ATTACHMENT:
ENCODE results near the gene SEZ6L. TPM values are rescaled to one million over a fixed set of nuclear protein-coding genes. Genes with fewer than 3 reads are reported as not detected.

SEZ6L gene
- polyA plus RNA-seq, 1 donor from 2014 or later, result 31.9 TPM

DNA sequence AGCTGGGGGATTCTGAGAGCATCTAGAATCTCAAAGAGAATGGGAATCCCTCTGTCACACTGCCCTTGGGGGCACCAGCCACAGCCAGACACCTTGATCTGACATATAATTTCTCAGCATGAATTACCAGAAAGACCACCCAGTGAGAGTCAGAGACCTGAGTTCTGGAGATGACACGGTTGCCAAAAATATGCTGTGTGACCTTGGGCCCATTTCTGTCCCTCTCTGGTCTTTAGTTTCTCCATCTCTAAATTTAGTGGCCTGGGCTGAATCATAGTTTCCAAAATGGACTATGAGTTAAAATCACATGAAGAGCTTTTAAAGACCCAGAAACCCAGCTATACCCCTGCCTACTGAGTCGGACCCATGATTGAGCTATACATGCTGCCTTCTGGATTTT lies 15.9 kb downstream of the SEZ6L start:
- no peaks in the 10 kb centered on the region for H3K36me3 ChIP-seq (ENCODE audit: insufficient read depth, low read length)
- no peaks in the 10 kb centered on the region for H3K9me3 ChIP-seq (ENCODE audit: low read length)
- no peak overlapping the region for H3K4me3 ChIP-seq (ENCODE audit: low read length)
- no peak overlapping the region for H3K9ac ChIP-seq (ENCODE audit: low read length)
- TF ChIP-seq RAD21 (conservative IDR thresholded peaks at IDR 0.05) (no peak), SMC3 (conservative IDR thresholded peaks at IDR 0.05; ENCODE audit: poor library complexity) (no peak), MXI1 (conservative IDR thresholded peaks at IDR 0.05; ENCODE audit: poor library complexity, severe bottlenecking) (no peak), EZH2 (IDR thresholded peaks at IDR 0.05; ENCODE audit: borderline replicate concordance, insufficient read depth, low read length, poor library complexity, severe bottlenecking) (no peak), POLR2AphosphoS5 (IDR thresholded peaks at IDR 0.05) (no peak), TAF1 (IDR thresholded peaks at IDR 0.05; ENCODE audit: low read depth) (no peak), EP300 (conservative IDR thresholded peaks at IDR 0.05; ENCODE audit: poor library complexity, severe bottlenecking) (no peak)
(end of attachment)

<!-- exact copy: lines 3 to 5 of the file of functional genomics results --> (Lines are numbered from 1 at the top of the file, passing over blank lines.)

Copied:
- polyA plus RNA-seq, 1 donor from 2014 or later, result 31.9 TPM

DNA sequence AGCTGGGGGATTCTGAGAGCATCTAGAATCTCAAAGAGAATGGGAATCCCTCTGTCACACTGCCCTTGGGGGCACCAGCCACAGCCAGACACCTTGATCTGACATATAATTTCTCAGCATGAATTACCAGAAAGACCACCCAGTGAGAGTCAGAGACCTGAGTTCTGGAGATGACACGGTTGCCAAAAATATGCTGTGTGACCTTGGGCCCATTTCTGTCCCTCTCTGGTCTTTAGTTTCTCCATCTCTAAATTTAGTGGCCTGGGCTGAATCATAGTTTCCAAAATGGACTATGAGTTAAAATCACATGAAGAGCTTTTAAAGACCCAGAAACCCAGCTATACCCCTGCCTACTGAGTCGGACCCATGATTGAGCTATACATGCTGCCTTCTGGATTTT lies 15.9 kb downstream of the SEZ6L start:
- no peaks in the 10 kb centered on the region for H3K36me3 ChIP-seq (ENCODE audit: insufficient read depth, low read length)